For sheer size and numbers, this remote yet well-known lake is the place to be.
By Pat Ford
There’s a small lake in southern Argentina that should sit high on the bucket list for anyone who’s ever fished for rainbow trout. It’s pretty much in the middle of nowhere, way out in an inhospitable desert only accessible by two-track roads. The closest point of civilization is Calafate, about six hours away. The waterbody’s official name is Lago Strobel, but anglers know it as Jurassic Lake for the reason you probably guessed: the rainbows there grow to prehistoric proportions.
However, the history of this fishery is nowhere near that old. Sometime in the mid 1990s, the owner of the surrounding lands sought to create a commercial trout rearing operation and planted the lake and some ponds with introduced steelhead from Argentina’s Santa Cruz River and rainbows from California’s McCloud. But without easy road access or launch sites, the trout farm idea wasn’t economically feasible. The landowner eventually abandoned the plan.
But no one told the trout. On a heavy diet of the lake’s prolific scud and nymph population, the fish quickly grew to gargantuan proportions—and reproduced vigorously in the adjacent Barrancoso River. As will happen in the fishing community, rumors spread. In 2006, two Argentine outfitters, Klaus Frimor and Christer Sjoberg, decided to see if the myth was true. It took them quite some time to actually find the lake, but when they did, they discovered trout averaging 10 pounds that would eat almost anything. El Dorado was found.
The fishery operated for years as a rugged tent camp—problematic in Patagonia’s notoriously violent winds. Luckily, outfitter Carlos Castanello purchased a long-term lease and built a cozy, modern fishing lodge a short walk from the mouth of the river. Just outside the dining room hangs a sign that reads: “Make Friends with the Wind.”
The lodge and its landscape–wild terrain for a trout pond.
While the conditions are regularly challenging, there really a bad time to visit Jurassic Lake Lodge. Their season runs from mid-September to May—the Southern Hemisphere’s spring to fall. I went for the first time in December and the second time in September of this year.
That three-month gap may not seem like much, but the fishing was a bit different. Our December trip, in Argentina’s spring, provided milder temperatures but the wind was intense. In September it was still pretty much winter and still very cold (we had snow flurries two mornings), but the wind was manageable. In December the spawning cycle was over and the trout were evenly disbursed along the lakeshore, around the mouth of the Barrancoso, and a ways upstream.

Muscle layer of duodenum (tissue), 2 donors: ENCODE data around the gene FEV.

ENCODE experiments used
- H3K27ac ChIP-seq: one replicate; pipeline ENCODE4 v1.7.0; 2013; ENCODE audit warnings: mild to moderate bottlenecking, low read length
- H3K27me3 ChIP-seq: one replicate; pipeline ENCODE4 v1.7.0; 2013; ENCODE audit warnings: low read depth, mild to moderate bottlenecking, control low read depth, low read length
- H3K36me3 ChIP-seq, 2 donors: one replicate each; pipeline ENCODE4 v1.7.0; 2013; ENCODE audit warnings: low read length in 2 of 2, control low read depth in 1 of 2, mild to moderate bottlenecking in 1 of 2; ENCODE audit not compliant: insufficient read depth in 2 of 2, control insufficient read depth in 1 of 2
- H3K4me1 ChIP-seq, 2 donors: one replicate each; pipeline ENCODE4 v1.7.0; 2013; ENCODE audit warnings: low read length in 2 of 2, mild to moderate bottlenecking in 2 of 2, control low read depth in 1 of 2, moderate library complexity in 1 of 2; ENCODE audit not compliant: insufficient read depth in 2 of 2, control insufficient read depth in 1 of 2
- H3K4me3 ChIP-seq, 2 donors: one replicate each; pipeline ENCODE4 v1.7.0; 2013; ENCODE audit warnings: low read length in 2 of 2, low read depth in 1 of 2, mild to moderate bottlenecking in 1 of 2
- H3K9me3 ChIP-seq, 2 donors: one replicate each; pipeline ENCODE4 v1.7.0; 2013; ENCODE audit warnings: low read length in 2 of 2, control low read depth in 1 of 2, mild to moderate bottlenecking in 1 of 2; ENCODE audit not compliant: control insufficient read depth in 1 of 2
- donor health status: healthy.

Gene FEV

Where else do 30-inch rainbows like to eat big, bushy dry flies?
In September 2022, however, we arrived to find the rainbows in full spawning season. The river that had trout sprinkled throughout in December was now wall-to-wall fish. It looked like a sockeye run. Literally thousands of huge rainbows were fighting their way upstream to get to the spawning grounds. They were banging into each other, pushing through water so shallow that half their bodies were exposed. I saw several propel themselves over rocks, coming completely out of the water. This madhouse migration travelled up to a large pool they call "the Aquarium.” The rainbows use this pool to rest before moving farther upstream in a more relaxed manner. The river mouth and all the way up to the Aquarium was unfishable in September, but that really wasn’t a problem.
The lodge divides its fishing areas into three beats, with three anglers and one guide assigned to each. There is a rocky area known as the “Bay of Pigs,” there’s the river mouth, and then the Aquarium. From the Aquarium you can fish upstream into what becomes a small creek reminiscent of Montana, but full of 10-pound trout that readily hit dry flies. In September we literally had to move away from the mobs of spawning fish to avoid snagging them.
Tom Nygard working the “Bay of Pigs” on a windy day.
A normal day on Strobel begins around 8:30 a.m. after a hearty breakfast. We’d wader up and walk down to our assigned beats, fish till 1 p.m., then go back up for lunch. An hour later, we’d head back out to fish until dark. The wading is surprisingly easy: gravel bottoms where you rarely get in over your knees. That said, wind and waves are frequently factors along the lakeshore. It does die down sometimes in September though, and we experienced a few blessed days of dead calm. The fishing slowed down considerably when the wind disappeared, however, but would pick up to its usual frantic pace when the gusts returned. After much discussion at the lodge, we concluded that the wind probably stirs up the scuds and murks up the water—meaning the trout have more food available and may feel safer chasing it.
These are by no means skittish trout though. At times we would see 15-pound rainbows cruising so close to shore that we couldn’t even cast to them. The wind did make presentations challenging at times, so my rod of choice on the lake was a 10-foot Loop 8 weight. I felt the extra length helped keep the line out of the chop, but everyone else did fine with 9 footers. Several guys brought switch rods, but you never really had to cast very far, and I personally prefer fighting trout on the lightest rod possible. I used a 7 weight in the Aquarium and could have brought a 5 weight for dry fly fishing the river. Floating lines are all you really need, though I did try a sink tip on the lake. There’s a major drop-off a ways out, but the sinking line kept hanging up on it. Luckily, most of the fish seemed to sit above the ledge and along the shoreline, often in 2 or 3 feet of water.